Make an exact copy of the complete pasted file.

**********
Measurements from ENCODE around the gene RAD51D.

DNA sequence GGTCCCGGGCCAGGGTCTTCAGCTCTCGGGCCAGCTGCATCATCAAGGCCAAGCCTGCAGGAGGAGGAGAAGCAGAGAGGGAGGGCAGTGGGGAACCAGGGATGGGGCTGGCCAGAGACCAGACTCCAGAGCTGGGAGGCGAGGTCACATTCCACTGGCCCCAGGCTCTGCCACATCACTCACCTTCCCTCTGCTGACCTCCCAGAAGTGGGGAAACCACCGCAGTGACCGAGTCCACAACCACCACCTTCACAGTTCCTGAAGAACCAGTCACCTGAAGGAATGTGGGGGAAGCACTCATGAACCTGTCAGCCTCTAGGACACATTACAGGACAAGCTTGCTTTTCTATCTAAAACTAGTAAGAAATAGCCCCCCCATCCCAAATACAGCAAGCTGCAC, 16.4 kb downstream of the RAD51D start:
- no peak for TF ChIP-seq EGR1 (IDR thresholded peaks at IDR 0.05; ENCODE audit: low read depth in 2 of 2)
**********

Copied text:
Measurements from ENCODE around the gene RAD51D.

DNA sequence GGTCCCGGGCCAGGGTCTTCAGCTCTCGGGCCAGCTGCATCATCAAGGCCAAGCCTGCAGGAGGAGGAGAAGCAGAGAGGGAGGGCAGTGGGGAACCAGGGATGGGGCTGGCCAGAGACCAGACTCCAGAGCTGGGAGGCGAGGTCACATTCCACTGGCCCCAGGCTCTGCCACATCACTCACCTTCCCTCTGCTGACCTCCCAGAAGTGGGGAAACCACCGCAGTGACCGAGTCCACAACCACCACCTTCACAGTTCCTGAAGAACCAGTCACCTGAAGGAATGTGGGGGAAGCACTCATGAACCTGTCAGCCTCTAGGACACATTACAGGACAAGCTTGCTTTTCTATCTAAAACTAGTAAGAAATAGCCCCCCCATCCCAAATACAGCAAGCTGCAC, 16.4 kb downstream of the RAD51D start:
- no peak for TF ChIP-seq EGR1 (IDR thresholded peaks at IDR 0.05; ENCODE audit: low read depth in 2 of 2)